We're always doing updates and releases.
Sort of, you know, adjusting to what's the need for an marketplace.
So we do a new release every two to three months actually.
But John is my, is my math, right?
Can I take 150 customers times $2300 a month on average to get your monthly revenue or no?
Yeah, that's about right.
Where are you getting new customers from?
How are you growing?
So a combination of summer furls from existing customers.
So we have a program with existing customers that they refer us.
And the other one is we do, the nice thing about our business is we know who the target customers are.
And so we have a pretty strong list of about 4,000 prospects where we know their names.
We know the people in the company.
And so we can market to them and call them and so forth.
And it's really about a cycle that somebody's, you know, you call them up a name.
I'm not interested.
I don't have a problem.
A year later, they're not happy with their current solution.
And so you just have to keep on remarketing to them and over time.
But those 300 or so or 3000, I should say prospects drop into the sales bucket.
And just to be clear, Johnny, you've done all this bootstrapped right outside of that other partner.
You have it.
It's all bootstrapped.
Yeah, pretty much.
We've had a lot of good cash flow.
And we had our own investment from some other businesses that we sold.
So we've never really had a good side in the marketplace.
Yeah, no, you're very profitable. The biggest expense typically is asking me is head count.
And so we always look at revenue per head.
And you have top 25% tile revenue per head up about 276,000 dollars.
If it's a 15 person team doing 4.1 million in ARR.
So makes him please sense to me why you're so profitable.
Good mathematician there.
Yeah, well, I'm just, I want to get credit where credits do.
I mean, that is why you're able to scale as because you do so much with such a small team.
Tell me more about plans for 2022.
Do you have plans to stay private?
Do you have any, if someone offered you, you know,
10 million off cash upfront to sell the business to you sell today?
Well, I think that what I've learned from some previous businesses that I've owned is a train time at any time.
But I would have been fortunate to be discriminated to discriminate and make sure that the buyer,
if there was a buyer, and we're not looking specifically for one,
but you never know something I might call you up.
But the important thing for me is to say, we'll let buyer deal with both the employees and the customers.
You know, you see some buyers who are all kind of financial buyers who want to strip the company down.
And you've seen this in the marketplace where there have been some major acquisitions in the past with our competitors.
And the result is that the service capability drops way off.
Can you name one or two of them?
Well, those connect why I said a major problem when they had a major investor coming to buy the company.
And it took them a month, maybe a year and a half to really recover from that.
So who would be the provider for you? Can you name a company?
Um, not really. There's a, you know, I guess you could argue sometimes you're competitive,
but usually it's about somebody who might be in the adjacent market and looking for the synergy.
So if you think about it, if you're familiar with solar winds or what's now split up into two companies.
And there's a enable, which is the other side.
So these are our men, men, there's our grown, modern, men, who want to keep their customers and provide more services to the, their base of customers.
The other ones are some of these companies like a growness and so forth that are providing a whole suite of services to manage service providers.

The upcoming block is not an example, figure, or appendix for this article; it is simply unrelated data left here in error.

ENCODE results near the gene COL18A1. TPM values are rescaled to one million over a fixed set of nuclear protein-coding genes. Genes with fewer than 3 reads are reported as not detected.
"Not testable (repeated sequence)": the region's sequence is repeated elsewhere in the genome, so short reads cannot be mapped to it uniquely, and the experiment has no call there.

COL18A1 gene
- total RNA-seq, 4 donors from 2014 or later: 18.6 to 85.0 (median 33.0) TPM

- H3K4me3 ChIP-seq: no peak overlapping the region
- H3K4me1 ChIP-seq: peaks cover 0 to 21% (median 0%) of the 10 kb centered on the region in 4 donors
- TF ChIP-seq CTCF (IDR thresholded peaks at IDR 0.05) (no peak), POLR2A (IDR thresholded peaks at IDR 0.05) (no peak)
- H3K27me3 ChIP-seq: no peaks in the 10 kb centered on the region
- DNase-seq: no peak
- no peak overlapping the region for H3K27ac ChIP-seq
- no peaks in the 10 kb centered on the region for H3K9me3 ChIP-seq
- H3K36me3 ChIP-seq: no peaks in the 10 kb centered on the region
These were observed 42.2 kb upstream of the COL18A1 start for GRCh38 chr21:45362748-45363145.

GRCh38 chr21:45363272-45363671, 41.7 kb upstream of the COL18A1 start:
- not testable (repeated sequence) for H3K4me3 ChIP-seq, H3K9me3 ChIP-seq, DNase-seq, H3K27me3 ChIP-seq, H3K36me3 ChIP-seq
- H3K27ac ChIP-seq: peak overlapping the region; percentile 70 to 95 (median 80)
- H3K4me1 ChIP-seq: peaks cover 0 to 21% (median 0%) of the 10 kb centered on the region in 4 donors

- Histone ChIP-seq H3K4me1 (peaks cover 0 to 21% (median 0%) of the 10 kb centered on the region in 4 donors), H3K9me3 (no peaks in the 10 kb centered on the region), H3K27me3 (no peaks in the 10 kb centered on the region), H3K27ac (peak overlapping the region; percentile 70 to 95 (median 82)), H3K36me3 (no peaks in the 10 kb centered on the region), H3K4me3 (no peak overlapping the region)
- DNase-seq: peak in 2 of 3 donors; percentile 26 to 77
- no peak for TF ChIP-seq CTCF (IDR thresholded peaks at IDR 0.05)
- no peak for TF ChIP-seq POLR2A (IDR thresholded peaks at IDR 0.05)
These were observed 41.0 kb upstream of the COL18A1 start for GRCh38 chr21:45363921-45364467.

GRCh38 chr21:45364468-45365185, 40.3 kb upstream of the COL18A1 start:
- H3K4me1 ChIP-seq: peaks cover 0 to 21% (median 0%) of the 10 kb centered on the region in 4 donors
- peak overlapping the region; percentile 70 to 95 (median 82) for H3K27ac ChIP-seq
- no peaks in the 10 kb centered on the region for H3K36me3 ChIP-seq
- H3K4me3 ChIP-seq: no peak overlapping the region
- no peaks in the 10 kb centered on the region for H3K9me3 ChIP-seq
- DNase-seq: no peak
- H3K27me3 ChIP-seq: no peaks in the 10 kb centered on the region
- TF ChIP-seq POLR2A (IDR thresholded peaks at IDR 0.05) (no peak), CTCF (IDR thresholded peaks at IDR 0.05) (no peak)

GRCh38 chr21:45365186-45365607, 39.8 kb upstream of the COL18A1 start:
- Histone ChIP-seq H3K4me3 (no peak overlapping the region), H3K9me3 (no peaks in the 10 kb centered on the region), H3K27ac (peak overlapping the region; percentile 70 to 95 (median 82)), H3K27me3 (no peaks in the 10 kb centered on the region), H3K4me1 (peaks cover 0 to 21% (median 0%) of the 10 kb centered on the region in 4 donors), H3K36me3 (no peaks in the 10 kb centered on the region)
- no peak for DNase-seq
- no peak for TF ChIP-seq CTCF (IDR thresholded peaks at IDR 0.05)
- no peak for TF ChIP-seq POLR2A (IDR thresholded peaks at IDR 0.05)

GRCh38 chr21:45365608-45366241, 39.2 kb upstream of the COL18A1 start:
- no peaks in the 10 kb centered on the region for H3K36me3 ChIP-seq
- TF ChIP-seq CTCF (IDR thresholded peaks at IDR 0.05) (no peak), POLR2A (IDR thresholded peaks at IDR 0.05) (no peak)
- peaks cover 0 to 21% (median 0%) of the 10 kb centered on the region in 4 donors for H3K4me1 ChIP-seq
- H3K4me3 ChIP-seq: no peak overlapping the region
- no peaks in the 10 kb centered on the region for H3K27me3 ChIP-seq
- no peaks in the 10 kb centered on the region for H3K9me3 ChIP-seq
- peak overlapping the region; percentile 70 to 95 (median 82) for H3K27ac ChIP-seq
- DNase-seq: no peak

You know, they're providing security, they're providing hosting and so forth.
And so by providing additional stuff like the whole sort of workflow system in the back end.
That just means more revenue for them and more stick stickiness with their current customers.
That makes a lot of sense, John.
Let's wrap up here with the famous five number one favorite business book.
Oh, um, I think that, um,
There's a, I love innovation and the innovator dilemma and the innovator solution are kind of a series.
By too often, they're just phenomenal about how do you think about it always innovating.
And what's the methodology for basically being successful at innovation?
Number two is there a CEO you're following or studying.
Um, actually, I really like the psychology like everything's about people and there's a wonderful book by psychologist or neurologist.
Um, it's the book is called behave.
And it's, um, by, um, our serpentsky.
He's a professor.
I think I'd have a Harvard and just a phenomenal read.
It's an easy read.
He's a little bit funny, but once you read his, if you really understand people, customers, you know,
how we, we, we think and behave and learn.
And that's really critical.
Like one thing I want to mention is that in the software world,
what's really critical is user adoption.
And for the most part, companies do a really poor job at it.
And so that's why we studied people like so when she's, uh,
information so that we could say, hey, we don't want to just buy the equipment or the software.
We want to be able to take advantage of it.
Let's move forward here.
Number three, uh, a favor online tool for building the business.
I'm not sure that I have one.
Number four, how many hours of sleep did every night?
I have to do pretty good.
I do like six to sometimes seven.
And what just a situation John married single kids.
I'm divorced and I do have three girls.
Three kids and how are you?
How are you?
Something you wish you knew when you were 20.
Everything that I know now.
More about people, people in situations that, uh,
you know, what with age comes wisdom.
And it's pretty powerful because you,
my favorite expression is that life is a wonderful teacher.
The only problem is it gives you the test before the lesson.
And, um, so I like making mistakes because I think you learn much more from mistakes than you do from successes.
Guys, there you have it.
John Monch promised PROMIS.com back in 2011.
He's helping agencies track billable hours both on machines and equipment and also humans to make sure nothing
leaks through on profit margins stay high.
He's doing about $300,000 a month and revenue a year ago.
And now $345,000 a month healthy growth, 150 customers totally bootstrapped between love.
15 folks on his team, three sales reps rest mostly engineering as he looks to continue to scale.
John, thanks for taking us to the top.